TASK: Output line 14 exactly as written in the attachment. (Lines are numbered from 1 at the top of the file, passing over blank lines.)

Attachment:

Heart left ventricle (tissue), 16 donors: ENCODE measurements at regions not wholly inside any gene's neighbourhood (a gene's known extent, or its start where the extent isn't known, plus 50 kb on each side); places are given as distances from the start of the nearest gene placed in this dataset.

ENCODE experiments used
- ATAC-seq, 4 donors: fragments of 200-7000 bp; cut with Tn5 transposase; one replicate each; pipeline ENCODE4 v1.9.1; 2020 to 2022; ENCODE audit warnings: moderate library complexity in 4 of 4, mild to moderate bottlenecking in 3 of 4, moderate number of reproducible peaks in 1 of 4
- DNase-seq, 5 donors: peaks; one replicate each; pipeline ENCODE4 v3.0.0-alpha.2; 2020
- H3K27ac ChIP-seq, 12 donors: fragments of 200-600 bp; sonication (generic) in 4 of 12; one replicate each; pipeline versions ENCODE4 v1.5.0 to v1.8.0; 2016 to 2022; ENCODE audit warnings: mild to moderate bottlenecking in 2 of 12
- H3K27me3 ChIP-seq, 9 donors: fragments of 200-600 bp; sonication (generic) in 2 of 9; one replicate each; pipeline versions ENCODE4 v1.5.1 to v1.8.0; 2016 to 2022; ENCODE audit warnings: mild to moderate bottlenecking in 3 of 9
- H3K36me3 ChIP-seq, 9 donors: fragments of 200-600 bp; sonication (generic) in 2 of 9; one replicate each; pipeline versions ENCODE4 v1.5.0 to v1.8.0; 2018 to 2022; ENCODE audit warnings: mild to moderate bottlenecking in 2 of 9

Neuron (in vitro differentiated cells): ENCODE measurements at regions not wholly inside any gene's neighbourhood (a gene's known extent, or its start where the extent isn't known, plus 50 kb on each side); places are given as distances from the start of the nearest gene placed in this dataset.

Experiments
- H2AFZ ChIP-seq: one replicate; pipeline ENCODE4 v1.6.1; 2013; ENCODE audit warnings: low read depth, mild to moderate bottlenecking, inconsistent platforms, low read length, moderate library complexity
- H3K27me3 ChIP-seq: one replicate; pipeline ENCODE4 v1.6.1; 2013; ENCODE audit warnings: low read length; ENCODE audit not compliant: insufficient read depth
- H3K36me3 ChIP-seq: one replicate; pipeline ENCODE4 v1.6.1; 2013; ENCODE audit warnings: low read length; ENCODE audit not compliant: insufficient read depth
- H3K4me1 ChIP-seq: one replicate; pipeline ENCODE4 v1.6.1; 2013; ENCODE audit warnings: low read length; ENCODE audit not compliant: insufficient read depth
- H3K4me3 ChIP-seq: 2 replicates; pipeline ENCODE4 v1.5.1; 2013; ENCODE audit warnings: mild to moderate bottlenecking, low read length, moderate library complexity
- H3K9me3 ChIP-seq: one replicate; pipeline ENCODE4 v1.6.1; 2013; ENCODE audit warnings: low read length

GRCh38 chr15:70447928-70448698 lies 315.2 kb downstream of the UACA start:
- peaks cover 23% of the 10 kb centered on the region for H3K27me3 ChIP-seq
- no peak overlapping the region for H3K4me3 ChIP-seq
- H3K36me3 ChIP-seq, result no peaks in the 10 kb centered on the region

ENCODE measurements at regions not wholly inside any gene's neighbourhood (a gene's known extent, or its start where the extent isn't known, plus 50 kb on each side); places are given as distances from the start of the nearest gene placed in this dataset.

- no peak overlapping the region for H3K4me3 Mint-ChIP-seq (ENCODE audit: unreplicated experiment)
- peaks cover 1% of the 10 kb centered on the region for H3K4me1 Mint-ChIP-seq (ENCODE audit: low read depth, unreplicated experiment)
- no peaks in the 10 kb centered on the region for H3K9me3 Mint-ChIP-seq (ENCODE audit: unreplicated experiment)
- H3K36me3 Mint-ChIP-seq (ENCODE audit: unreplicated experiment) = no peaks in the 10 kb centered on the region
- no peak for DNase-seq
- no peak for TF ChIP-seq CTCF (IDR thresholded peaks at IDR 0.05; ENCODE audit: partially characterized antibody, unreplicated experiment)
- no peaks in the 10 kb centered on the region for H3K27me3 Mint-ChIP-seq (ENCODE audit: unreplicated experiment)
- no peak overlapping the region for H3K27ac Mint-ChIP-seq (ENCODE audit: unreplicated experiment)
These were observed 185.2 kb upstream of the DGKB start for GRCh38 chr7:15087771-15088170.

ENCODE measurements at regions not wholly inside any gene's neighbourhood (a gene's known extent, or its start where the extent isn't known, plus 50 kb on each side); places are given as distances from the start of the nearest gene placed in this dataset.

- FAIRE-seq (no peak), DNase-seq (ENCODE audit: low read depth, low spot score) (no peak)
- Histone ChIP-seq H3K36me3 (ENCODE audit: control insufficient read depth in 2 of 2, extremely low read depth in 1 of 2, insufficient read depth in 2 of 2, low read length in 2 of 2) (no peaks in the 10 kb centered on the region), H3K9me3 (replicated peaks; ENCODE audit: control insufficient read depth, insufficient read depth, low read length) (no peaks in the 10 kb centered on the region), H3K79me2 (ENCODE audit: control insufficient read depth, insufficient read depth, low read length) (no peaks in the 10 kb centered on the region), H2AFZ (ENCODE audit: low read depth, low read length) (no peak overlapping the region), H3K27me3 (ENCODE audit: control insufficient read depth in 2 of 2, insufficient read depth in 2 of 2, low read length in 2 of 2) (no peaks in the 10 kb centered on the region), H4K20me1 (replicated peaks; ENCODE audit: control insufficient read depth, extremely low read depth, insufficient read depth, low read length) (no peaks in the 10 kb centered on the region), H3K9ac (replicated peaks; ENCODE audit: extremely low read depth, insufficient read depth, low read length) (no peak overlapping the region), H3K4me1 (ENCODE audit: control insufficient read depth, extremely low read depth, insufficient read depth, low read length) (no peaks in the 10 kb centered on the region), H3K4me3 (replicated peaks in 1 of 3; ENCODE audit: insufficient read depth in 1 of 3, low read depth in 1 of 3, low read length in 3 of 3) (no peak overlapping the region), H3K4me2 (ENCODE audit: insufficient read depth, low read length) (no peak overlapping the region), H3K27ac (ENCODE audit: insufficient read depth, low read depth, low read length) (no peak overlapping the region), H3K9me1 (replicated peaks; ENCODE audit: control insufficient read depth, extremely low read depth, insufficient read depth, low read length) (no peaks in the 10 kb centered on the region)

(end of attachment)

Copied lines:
- H3K4me3 ChIP-seq: 2 replicates; pipeline ENCODE4 v1.5.1; 2013; ENCODE audit warnings: mild to moderate bottlenecking, low read length, moderate library complexity